London’s Enfield Borough Council just banned meat to help fight the climate crisis.
The council announced the ban as part of its 2020 climate action plan. In a 40-page document, the council outlined its action items, which includes no longer serving meat at any of its events.
Starting in December, when the ban takes effect, all of the council’s events where catering is provided will only serve vegan or vegetarian options.
“Our planet is facing an existential threat from climate change,” Enfield Councillor Ian Barnes said in the document.
He continued: “The emergency is real and the action to remedy it must be local, national, and global. In response to rising awareness and justified protest, Enfield Council has declared a climate emergency.”
Agriculture is currently responsible for nine percent of all greenhouse gas emissions in the UK. The council’s meat ban follows similar measures taken by Cambridge University and Goldsmiths. Both institutions banned red meat from campus menus in order to help combat climate change.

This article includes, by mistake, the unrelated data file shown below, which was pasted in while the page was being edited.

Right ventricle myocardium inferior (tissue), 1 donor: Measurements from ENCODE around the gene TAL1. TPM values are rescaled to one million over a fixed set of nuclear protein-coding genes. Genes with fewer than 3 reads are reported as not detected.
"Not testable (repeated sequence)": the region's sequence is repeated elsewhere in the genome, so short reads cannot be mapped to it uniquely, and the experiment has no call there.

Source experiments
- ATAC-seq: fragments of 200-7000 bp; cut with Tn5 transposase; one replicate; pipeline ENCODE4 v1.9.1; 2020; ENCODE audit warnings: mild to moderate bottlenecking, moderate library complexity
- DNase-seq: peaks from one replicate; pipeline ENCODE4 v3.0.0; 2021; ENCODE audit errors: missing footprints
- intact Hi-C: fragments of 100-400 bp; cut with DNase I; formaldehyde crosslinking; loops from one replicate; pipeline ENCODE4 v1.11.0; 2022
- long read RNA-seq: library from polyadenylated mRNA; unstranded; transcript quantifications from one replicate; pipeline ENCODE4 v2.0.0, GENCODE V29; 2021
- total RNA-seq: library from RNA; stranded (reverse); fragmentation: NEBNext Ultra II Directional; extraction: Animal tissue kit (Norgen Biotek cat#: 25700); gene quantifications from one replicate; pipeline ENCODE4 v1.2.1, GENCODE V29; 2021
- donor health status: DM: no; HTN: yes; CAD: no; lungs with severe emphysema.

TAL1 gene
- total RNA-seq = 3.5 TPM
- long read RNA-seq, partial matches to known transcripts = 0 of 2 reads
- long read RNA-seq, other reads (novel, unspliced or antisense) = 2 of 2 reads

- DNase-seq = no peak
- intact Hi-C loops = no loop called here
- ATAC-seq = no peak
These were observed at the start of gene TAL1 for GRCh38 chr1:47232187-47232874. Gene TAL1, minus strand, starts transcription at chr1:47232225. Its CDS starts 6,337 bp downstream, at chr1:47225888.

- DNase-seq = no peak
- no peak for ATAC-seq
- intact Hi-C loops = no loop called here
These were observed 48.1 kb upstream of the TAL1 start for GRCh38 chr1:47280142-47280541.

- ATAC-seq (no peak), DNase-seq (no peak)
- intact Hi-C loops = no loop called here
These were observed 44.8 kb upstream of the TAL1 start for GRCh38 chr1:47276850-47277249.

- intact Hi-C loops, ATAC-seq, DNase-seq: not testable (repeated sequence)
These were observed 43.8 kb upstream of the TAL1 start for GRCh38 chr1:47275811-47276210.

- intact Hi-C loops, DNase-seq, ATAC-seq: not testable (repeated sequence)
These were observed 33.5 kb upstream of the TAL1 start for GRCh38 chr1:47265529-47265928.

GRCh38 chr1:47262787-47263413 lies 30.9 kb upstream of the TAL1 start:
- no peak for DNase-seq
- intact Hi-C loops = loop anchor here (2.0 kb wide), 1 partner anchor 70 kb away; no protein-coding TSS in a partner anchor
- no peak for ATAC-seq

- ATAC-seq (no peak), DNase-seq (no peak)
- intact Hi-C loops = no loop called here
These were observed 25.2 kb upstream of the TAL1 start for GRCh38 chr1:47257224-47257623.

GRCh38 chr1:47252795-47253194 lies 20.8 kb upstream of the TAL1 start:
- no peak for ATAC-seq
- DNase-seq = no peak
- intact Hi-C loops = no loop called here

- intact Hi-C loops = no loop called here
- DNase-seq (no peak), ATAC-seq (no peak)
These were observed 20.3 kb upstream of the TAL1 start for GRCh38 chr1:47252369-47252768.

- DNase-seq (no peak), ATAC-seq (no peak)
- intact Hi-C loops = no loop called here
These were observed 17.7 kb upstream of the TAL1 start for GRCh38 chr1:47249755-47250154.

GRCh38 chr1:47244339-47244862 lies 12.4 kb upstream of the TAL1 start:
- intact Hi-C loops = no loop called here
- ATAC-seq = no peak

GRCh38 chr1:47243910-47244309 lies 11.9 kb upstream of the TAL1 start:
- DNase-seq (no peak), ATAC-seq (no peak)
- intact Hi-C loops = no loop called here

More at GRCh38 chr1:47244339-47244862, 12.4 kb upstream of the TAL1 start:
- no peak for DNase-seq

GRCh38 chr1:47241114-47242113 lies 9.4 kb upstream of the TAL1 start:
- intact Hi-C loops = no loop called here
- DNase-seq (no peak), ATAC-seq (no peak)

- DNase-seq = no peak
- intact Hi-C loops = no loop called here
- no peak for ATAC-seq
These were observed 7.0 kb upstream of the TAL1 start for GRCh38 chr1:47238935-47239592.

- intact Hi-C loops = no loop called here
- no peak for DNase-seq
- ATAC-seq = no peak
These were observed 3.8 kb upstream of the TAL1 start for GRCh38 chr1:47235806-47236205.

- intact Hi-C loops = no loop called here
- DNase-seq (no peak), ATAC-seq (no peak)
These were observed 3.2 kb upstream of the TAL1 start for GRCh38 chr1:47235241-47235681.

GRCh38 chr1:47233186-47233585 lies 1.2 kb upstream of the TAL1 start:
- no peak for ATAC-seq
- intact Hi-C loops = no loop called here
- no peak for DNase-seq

Enfield’s Commitment to Sustainability
In addition to going plant-based, Enfield Borough Council made a number of other sustainability commitments.
Barnes explained that the initial plan would be for the council to reduce its emissions. The council aims to be carbon neutral by 2030. “But we must innovate to do this, taking bold and sometimes unpopular action to tackle the impact of climate change,” he said.
He continued: “We already have a track record of driving emissions down as an organisation and influencing better behaviour across the borough, but more is needed.”
Barnes said the council aims to switch to renewable energy and convert its fleet to 100 percent electric by 2030.
Additionally, the council will actively work to reduce emissions via borough-wide activities like transportation, waste management, and housing. It plans on making the entire borough carbon neutral by 2040.
Last summer, the council signed a Climate Emergency Pledge. As part of the pledge, it committed to divesting from fossil fuel companies. The council also said it would only use environmentally friendly products when able to do so. And it agreed to make its supply chain carbon neutral through “ethical procurement.”
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